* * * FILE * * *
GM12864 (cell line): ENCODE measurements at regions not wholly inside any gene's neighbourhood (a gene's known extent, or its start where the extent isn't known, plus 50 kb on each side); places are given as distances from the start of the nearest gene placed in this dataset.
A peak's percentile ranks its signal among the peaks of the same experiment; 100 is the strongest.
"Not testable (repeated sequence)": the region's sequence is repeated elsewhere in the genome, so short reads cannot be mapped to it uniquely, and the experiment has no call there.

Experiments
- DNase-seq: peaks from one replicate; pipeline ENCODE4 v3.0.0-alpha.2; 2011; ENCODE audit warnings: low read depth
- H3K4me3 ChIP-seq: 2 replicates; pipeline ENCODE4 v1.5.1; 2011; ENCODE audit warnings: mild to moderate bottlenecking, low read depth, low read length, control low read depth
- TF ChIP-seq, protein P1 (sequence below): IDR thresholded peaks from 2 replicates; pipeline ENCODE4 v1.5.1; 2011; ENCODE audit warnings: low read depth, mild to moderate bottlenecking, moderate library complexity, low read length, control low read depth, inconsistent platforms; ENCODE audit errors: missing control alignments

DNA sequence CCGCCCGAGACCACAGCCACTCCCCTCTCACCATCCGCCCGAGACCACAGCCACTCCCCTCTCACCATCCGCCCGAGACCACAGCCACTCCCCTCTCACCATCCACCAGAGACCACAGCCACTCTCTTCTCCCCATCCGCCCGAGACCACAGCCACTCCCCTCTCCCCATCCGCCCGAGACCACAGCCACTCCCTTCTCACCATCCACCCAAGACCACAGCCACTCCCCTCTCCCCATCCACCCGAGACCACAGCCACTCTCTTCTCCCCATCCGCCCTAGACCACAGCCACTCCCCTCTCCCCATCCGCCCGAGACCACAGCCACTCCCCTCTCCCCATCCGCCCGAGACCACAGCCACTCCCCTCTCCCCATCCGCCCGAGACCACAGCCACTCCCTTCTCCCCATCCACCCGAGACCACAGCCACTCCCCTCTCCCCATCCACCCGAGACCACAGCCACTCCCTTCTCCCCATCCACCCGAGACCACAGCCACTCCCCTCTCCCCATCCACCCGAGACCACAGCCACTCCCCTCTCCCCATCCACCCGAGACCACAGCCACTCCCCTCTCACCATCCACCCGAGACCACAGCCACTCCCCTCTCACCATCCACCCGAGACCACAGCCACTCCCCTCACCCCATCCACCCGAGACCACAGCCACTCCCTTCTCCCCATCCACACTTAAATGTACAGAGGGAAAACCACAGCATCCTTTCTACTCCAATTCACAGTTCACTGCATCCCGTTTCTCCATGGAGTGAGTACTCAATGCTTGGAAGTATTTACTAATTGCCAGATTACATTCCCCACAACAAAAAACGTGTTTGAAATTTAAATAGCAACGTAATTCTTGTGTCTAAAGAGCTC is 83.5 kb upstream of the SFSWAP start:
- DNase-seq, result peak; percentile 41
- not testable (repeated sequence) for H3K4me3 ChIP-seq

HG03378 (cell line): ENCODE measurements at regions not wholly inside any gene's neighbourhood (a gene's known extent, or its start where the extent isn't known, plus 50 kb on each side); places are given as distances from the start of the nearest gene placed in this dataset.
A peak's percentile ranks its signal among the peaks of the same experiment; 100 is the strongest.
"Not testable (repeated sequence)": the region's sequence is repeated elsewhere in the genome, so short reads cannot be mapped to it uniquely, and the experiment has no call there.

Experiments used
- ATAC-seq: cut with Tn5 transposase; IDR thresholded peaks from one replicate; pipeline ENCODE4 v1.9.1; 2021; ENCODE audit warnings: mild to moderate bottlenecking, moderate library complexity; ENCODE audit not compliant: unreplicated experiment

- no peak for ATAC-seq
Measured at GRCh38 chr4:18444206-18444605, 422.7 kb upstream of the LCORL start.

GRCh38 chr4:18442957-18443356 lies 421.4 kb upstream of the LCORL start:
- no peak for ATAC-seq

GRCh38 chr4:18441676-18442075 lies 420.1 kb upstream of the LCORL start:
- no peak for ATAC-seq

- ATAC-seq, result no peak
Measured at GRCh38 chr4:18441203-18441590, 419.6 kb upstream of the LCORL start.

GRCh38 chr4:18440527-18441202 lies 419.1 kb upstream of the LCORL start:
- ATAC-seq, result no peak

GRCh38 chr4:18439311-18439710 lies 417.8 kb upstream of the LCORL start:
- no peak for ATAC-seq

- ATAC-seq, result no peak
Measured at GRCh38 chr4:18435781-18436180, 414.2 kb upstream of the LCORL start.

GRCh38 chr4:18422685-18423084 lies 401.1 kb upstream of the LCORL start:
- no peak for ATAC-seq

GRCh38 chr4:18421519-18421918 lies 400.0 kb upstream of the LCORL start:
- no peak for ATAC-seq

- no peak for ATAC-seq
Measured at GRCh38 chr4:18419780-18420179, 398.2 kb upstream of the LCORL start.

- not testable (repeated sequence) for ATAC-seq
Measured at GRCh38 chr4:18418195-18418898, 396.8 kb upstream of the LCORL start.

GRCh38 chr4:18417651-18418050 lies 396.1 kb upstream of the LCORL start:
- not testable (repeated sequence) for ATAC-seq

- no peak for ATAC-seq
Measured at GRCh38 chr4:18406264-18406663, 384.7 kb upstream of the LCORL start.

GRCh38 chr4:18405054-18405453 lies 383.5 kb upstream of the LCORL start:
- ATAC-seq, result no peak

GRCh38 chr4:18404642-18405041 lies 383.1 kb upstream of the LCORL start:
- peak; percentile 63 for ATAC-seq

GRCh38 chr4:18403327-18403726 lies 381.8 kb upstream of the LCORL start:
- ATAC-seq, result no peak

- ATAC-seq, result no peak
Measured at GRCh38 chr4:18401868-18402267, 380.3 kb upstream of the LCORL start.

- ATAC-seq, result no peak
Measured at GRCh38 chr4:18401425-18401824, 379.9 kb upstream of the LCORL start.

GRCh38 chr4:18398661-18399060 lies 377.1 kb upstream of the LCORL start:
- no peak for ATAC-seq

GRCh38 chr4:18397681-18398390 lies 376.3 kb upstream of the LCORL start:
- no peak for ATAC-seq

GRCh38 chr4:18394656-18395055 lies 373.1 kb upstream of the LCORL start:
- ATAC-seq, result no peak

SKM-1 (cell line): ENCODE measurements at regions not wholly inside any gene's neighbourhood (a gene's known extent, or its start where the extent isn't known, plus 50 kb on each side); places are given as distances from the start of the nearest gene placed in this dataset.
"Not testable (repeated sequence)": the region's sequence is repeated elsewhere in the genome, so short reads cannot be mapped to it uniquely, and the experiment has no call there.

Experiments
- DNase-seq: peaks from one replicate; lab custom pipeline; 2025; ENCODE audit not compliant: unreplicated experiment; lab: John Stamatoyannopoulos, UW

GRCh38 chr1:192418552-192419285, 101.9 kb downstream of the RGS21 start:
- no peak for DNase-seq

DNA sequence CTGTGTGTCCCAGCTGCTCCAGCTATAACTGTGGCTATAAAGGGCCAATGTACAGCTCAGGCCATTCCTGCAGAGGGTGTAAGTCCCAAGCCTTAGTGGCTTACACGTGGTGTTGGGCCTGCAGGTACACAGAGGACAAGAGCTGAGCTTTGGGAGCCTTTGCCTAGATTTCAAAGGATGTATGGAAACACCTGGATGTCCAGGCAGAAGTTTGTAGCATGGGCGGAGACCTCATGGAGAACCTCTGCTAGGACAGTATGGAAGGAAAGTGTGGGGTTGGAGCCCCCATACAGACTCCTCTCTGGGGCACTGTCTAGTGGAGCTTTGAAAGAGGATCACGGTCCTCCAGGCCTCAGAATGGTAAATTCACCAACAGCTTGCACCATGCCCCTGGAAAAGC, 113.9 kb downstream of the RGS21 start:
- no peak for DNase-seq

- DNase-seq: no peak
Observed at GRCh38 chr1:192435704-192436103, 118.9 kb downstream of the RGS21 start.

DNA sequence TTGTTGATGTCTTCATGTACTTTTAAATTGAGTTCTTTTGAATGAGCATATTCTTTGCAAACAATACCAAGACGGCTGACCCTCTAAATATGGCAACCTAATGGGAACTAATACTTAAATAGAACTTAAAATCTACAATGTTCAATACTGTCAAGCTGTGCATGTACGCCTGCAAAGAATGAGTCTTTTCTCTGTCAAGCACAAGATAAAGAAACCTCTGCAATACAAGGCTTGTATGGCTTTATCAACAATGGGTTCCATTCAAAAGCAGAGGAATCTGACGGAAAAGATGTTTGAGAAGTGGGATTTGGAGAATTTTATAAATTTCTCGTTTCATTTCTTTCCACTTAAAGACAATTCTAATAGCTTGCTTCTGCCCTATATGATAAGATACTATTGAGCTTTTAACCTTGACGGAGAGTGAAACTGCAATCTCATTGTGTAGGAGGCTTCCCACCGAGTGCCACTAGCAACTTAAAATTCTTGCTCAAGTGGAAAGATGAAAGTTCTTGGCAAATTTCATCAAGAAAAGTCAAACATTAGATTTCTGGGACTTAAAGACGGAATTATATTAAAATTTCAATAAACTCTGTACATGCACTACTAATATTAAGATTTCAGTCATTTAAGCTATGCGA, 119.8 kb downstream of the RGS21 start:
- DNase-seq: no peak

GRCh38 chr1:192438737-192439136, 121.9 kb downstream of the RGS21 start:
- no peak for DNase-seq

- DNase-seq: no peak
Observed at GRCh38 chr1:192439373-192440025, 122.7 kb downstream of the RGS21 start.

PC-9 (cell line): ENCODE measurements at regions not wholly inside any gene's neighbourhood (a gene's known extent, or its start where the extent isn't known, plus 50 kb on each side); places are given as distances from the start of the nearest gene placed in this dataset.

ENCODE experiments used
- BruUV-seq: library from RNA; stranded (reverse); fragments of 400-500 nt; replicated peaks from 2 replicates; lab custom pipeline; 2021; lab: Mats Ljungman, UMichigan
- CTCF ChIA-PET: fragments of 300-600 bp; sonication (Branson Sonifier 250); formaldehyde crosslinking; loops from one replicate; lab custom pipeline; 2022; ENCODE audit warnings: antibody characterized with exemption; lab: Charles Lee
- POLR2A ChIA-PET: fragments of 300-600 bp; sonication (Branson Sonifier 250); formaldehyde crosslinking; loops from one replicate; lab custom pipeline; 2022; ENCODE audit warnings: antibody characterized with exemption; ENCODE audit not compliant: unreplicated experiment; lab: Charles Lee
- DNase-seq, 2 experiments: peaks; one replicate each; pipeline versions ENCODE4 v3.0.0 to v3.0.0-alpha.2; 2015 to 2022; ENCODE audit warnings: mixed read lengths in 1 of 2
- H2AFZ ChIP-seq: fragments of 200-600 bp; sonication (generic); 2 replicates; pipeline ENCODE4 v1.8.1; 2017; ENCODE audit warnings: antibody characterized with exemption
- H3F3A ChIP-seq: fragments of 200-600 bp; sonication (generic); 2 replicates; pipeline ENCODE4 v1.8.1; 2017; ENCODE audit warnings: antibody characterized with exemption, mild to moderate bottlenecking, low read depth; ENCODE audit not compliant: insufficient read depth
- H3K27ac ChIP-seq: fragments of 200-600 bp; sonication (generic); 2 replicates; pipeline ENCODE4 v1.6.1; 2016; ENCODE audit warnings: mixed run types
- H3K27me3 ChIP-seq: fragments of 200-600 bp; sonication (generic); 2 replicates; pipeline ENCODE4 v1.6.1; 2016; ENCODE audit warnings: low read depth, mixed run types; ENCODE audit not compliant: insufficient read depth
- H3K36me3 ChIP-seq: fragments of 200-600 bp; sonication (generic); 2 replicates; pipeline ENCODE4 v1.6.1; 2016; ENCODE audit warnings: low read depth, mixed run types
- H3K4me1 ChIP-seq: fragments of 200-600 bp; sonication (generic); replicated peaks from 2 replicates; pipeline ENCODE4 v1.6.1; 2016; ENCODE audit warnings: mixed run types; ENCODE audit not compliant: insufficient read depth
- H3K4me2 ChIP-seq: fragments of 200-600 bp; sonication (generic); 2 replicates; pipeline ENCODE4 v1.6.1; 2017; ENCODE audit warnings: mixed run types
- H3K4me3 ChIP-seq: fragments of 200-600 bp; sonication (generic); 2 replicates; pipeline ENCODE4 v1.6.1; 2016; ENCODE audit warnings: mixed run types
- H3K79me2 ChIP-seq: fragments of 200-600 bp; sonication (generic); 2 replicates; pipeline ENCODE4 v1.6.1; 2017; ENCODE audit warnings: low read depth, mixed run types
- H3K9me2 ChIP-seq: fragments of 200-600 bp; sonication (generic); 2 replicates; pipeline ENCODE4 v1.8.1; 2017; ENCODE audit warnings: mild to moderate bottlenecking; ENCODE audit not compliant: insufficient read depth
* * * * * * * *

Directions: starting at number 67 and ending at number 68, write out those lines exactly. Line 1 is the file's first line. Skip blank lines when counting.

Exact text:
Observed at GRCh38 chr1:192435704-192436103, 118.9 kb downstream of the RGS21 start.

DNA sequence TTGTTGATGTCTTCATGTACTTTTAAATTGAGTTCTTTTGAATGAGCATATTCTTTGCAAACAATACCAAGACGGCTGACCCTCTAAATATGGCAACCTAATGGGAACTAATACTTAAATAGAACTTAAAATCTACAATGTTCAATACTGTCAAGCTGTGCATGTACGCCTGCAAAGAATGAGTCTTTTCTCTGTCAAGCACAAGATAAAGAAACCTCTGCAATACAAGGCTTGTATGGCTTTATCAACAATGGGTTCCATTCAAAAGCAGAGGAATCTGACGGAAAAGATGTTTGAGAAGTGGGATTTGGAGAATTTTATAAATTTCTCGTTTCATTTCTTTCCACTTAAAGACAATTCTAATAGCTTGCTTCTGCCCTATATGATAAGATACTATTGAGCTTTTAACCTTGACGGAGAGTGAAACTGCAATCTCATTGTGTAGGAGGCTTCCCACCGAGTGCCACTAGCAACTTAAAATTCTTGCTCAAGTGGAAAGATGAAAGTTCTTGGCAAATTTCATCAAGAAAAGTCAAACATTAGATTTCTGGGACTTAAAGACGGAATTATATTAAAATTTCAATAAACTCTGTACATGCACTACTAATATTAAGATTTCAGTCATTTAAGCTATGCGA, 119.8 kb downstream of the RGS21 start: